Although some refer to this text as the Gospel of the Egyptians (possibly causing confusion with a text of that name known through quotations), John D. Turner comments in this regard: "The two Coptic versions of the Holy Book of the Great Invisible Spirit (III,2; IV,2) are copies of independent translations of basically the same Greek text; both copies are heavily damaged, the one in Codex IV more than the one in Codex III, but enough survives in them to be able to reconstruct about 90 percent of the text. The actual title of the text is preserved as 'The Holy Book of the Great Invisible Spirit' in the subtitle and colophon of Codex III and in hte initial lines of each copy, although since the late 1940s it has become customary to refer to it inappropriately as the 'Gospel of the Egyptians,' a title based on the name given to it at the beginning of the colophon in III 69,16-17." (The Nag Hammadi Scriptures, p. 247)
On the purpose of the author, John D. Turner says, "the emphasis of the Holy Book seems to lie upon the well-defined ritual of baptism and the invocatory prayers that conclude the work (III 63,4-68,1; cf. IV 74,17-80,15), while the preceding sections seem to provide a mythological justification for them in the form of an elaborate theogony. In the second part, the three advents (parousiai) of Seth are summarized, namely, his descents at the flood, at the conflagration (of Sodom and Gomorrah), and at the judgment of the archons, to save his seed ('saints') who have gone astray in the world, a scheme of three descents similar to those of the illuminator in the Revelation of Adam. It is on his third descent that Seth is said to descend in a body begotten by the Word (Logos) and prepared for him by the 'virgin' (probably Barbelo), put on Jesus, and defeat the powers of the thirteen aeons." (The Nag Hammadi Scriptures, p. 247)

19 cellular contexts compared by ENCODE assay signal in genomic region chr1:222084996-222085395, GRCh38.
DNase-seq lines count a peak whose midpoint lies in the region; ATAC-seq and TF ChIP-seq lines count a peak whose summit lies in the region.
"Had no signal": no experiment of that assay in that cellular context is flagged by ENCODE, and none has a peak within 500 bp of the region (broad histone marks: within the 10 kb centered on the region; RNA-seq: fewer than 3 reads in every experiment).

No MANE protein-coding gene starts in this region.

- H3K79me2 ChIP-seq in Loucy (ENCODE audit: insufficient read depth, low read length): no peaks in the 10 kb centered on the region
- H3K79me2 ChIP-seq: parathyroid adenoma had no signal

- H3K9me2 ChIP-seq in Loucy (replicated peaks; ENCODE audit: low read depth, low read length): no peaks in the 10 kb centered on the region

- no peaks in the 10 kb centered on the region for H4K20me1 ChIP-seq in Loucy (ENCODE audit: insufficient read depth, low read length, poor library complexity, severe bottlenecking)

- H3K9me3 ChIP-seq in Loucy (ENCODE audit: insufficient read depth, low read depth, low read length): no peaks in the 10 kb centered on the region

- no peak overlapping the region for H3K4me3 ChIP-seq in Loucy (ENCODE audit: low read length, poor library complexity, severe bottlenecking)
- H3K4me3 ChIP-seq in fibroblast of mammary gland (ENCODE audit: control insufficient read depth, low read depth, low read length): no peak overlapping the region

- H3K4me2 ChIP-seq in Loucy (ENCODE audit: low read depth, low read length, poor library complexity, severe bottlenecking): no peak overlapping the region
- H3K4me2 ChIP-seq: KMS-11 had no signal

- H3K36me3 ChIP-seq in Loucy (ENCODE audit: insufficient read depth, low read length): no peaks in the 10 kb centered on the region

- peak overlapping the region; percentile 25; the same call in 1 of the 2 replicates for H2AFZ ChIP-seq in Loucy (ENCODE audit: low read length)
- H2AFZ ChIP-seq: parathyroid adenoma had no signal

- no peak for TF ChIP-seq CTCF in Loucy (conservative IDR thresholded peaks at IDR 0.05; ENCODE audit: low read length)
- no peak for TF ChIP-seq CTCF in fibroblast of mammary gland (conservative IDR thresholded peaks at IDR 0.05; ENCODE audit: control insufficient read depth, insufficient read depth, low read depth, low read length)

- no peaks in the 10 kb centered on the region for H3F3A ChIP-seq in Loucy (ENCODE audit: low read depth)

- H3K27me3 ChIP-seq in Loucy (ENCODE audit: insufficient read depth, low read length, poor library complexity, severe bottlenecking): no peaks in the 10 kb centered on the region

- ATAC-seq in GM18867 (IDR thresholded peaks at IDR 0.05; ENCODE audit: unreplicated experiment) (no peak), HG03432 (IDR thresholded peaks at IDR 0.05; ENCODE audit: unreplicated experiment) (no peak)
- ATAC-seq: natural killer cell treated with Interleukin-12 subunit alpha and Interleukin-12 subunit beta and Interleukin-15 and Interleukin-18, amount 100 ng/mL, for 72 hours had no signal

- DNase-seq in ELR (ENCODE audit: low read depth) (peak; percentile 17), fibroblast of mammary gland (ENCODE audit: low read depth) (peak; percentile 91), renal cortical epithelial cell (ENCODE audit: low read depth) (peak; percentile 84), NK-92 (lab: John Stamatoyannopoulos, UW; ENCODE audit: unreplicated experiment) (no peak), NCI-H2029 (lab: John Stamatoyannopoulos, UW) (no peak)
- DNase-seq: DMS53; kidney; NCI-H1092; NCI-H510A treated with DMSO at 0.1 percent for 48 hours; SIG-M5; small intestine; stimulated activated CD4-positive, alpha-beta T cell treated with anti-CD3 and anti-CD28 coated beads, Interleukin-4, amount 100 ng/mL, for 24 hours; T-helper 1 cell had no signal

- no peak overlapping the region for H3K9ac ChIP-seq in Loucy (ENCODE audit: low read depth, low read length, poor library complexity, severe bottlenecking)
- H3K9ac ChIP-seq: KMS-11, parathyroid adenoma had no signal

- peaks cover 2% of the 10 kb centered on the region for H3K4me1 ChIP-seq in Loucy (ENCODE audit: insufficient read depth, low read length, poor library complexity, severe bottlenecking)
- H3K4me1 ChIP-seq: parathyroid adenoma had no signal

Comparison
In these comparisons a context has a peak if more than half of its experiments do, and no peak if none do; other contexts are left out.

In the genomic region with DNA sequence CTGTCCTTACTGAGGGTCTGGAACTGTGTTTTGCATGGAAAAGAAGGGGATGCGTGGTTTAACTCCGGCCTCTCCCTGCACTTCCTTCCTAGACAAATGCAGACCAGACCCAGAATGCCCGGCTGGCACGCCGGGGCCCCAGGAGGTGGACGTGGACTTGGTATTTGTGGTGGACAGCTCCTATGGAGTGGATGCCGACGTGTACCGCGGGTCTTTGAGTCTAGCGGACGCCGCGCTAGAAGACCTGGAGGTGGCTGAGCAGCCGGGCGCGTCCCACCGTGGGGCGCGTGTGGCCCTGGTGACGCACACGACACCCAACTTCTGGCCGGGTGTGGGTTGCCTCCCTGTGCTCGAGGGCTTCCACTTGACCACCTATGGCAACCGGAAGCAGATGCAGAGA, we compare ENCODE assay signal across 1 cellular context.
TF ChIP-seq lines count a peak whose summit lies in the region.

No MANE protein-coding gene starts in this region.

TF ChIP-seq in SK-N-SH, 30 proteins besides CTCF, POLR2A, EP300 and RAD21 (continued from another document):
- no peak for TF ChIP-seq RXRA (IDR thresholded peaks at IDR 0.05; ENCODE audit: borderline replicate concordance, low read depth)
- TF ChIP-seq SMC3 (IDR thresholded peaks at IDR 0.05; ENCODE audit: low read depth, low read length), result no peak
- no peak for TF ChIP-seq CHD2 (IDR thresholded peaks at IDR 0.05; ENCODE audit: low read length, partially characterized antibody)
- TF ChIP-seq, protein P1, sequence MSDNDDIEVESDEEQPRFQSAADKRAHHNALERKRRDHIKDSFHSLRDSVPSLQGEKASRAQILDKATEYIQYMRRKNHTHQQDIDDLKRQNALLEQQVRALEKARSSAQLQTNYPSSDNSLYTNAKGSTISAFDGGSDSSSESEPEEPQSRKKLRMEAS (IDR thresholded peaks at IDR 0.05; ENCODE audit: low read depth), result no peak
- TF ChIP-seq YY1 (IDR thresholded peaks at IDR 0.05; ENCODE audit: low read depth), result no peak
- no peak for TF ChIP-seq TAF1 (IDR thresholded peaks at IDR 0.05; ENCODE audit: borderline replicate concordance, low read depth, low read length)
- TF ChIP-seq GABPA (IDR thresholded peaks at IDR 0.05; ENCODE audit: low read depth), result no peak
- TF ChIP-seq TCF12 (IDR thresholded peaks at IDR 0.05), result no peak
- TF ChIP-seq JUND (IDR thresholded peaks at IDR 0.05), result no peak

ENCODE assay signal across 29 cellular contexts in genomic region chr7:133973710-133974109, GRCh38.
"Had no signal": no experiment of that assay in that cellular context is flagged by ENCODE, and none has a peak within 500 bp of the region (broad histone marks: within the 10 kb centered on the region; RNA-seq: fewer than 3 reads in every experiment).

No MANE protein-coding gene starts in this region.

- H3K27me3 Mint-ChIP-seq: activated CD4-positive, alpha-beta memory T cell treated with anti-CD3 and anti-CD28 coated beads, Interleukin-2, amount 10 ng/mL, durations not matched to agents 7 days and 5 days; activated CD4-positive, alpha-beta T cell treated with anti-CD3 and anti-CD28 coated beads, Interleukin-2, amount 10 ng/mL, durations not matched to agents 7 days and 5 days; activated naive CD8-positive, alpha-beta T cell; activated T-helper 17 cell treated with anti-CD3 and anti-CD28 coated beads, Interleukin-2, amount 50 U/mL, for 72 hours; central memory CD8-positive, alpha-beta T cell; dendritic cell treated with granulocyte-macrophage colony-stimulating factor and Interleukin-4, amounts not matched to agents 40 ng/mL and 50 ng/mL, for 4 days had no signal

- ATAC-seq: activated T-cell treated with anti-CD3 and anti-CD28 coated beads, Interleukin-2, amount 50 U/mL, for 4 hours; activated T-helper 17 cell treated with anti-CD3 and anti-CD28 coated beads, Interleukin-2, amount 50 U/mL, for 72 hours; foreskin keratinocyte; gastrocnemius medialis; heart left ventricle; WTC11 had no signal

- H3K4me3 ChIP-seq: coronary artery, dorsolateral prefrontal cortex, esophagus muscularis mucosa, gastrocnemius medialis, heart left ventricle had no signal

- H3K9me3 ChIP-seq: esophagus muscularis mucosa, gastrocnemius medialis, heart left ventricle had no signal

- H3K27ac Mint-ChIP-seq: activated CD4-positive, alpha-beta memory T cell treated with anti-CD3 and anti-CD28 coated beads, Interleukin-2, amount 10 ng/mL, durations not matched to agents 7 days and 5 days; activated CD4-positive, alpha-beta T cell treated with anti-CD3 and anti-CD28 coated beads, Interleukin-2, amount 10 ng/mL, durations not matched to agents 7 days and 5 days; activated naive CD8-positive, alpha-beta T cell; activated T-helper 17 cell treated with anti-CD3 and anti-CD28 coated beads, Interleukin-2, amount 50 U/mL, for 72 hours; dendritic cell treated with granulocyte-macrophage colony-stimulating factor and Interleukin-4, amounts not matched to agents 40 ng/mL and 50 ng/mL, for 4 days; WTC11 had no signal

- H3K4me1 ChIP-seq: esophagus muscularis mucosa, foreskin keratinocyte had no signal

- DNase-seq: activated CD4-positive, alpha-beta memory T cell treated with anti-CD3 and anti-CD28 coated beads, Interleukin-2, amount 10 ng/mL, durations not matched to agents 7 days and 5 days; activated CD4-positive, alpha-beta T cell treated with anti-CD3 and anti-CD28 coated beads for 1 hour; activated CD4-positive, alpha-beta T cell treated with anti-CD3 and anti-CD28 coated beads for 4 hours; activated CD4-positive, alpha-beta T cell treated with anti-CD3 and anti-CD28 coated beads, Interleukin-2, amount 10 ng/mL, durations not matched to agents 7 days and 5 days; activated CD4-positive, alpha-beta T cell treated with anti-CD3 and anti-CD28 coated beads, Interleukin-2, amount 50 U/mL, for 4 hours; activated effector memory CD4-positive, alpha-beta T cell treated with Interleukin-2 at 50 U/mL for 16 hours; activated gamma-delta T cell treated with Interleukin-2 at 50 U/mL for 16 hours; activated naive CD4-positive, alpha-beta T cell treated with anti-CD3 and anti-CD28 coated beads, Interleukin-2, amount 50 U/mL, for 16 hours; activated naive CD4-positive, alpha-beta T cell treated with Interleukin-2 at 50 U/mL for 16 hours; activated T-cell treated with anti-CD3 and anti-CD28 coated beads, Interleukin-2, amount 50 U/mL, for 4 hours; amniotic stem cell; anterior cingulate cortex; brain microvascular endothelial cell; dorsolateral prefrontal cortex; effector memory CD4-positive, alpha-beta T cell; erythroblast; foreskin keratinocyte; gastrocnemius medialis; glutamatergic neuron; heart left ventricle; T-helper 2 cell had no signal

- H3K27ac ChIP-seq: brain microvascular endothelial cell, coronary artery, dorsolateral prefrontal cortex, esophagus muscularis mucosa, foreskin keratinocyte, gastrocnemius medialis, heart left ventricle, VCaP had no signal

The text contains evidence concerning baptism, as Turner observes: "The account of this bestowal is followed by a lengthy list of various figures that are invoked in the course of the baptismal rite (III 64,9-65,26), which includes a multitude of new names, most of which show up in the baptismal sections of Zostrianos, alongside the more traditional ones, such as Micheus, Michar, Mnesinous, Gamaliel, and Samblo (in both the Revelation of Adam and Three Forms of First Thought), and Abrasax and Yesseus Mazareus Yessedekeus (in the Revelation of Adam), not to mention the Self-Generated and his companion Adamas, Seth and his companion Jesus, the seed of Seth, and 'the souls of the children,' who reside in the Four Luminaries Harmozel, Oroiael, Daveithe, and Eleleth, respectively (as in the Secret Book of John or Three Forms of First Thought). Thereafter follows the renunciation (of the world and the hostile powers of the thirteen aeons) and the receipt of those who receive them into the divine world (probably the ministers of the Four Luminaries). The concluding baptismal prayer (III 66,8-22) and postbaptismal profession (66,22-68,1) consist of two separate hymns of five strophes each, perhaps reflecting the Sethian baptismal tradition of the Five Seals known from the Secret Book of John and Three Forms of First Thought, which enumeration may also figure in the fivefold repetition of the doxologies demarcating the stages of the theogony in the first part of the Holy Book as well as the Pentad of being comprisng the Doxomedon aeon. ... Thus the Holy Book, in concert with Three Forms of First Thought and ritual materials in other Sethian treatises, gives evidence of a series of gestures and verbal performances capable of ritual enactment: renunciation, stripping, invocation and naming of holy powers, a doxological prayer to the living water, anointing, enthronement, investiture, baptismal immersion, and certain other manual gestures, such as extending the arms in a circle. Whether any of these acts, and if so, which ones, comprise the Five Seals is difficult to tell; certainly all these were frequently part of the baptismal rite in the wider Christian church as well." (The Nag Hammadi Scriptures, pp. 250-251)
Bentley Layton writes: "The author and place of composition of the [Holy Book of the Great Invisible Spirit, also called the Egyptian Gospel,] are unknown. The date of its composition must be sometime before A.D. 350, the approximate date of the MS. In mythic content the work resembles [the Apocalypse of Adam, Three Steles of Seth, Zostrianos, and Allogenes]. The language of composition was Greek." (The Gnostic Scriptures, p. 101)
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